The American Geophysical Union (AGU) has published a report claiming to have created multiple pathways to help the United States meet net-zero and net negative CO2 emissions by 2050.
AGU has modeled the entire U.S. energy and industrial system with new analysis tools that capture synergies that have not been represented in sector-specific or integrated assessment models.
By methodically increasing energy efficiency, switching to electric technologies, utilizing clean electricity (especially wind and solar power), and deploying a small amount of carbon capture technology, the United States can reach zero emissions without requiring behavior changes.
The Intergovernmental Panel on Climate Change’s (IPCC) ‘Special report on global warming of 1.5°C’ points to the need for carbon neutrality by mid‐century, and achieving it in 30 years in the U.S. will be a challenge. Practical pathways detailing the technologies, infrastructure, costs, and tradeoffs involved are needed.
AGU created eight scenarios that would meet all U.S. energy needs at a net cost of 0.2–1.2% of GDP in 2050, using only commercial or near‐commercial technologies, while requiring no early retirement of existing infrastructure. Cost models with more detail than used in the past revealed unexpected synergies, counterintuitive results, and tradeoffs.
These pathways with constraints on consumer behavior, land use, biomass use, and technology choices (e.g., no nuclear) met the target but at a higher cost.
The pathways picked by AGU have employed four basic strategies: energy efficiency, decarbonized electricity, electrification, and carbon capture. Least‐cost pathways were based on over 80% wind and solar electricity plus thermal generation for reliability.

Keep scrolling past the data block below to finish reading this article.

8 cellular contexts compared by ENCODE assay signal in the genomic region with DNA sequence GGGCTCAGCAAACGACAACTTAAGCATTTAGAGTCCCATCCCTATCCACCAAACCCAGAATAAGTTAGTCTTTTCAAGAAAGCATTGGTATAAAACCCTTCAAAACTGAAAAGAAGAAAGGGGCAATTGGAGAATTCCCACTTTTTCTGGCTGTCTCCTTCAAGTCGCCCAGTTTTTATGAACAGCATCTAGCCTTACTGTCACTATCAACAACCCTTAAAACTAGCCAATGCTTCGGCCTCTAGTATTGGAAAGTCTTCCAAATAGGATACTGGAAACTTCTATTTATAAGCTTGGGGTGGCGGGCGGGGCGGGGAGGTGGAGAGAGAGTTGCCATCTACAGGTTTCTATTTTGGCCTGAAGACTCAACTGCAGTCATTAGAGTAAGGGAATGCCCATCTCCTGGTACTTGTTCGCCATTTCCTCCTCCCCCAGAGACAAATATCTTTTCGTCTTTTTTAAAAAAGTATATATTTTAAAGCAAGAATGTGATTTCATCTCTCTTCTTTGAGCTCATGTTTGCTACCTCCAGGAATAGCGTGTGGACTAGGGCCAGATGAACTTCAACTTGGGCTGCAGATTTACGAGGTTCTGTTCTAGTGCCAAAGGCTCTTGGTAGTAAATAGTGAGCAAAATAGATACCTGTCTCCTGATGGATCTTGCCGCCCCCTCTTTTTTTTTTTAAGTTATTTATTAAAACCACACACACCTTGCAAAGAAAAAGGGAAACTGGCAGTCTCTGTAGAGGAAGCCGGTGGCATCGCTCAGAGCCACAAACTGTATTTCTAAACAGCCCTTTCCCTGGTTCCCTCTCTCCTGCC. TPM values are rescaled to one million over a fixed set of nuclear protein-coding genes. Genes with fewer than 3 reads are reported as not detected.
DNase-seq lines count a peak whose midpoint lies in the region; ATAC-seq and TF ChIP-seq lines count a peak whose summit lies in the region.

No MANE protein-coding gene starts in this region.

However, a 100% renewable primary energy system was feasible but had a higher cost and land use. Eliminating fossil fuel use is possible but comes at a higher cost. Restricting biomass use and land for renewables is possible but could require nuclear power to compensate.
AGU claims to have discovered multiple feasible options to supply low‐carbon fuels for non‐electrifiable end uses in industry, freight, and aviation, which were not required in bulk until after 2035.
Actions required in all pathways are similar in the next decade: expand renewable capacity 3.5 fold, retire coal, maintain existing gas generating capacity, and increase electric vehicle and heat pump sales to over 50% of market share.
In October 2020, the world’s third-largest economy, Japan, announced its plan to become carbon-neutral by 2050. In his first policy speech in the parliament, Prime Minister Yoshihide Suga said, “Responding to climate change is no longer a constraint on economic growth. It is necessary to change the way of thinking that proactive measures against climate change will bring about changes in the industrial structure and economic society, leading to great growth.”
The world’s largest and growing energy market, China, also announced in September 2020 that it aimed to transform into a carbon-neutral economy by 2060. However, for a country that contributes 28% of global emissions, Chinese President Xi Jinping’s claim lacked announcement of a definite roadmap and immediate concrete steps towards the goal, analysts opined.
Rahul is a staff reporter at Mercom India. Before entering the world of renewables, Rahul was head of the Gujarat bureau for The Quint. He has also worked for DNA Ahmedabad and Ahmedabad Mirror. Hailing from a banking and finance background, Rahul has also worked for JP Morgan Chase and State Bank of India. More articles from Rahul Nair.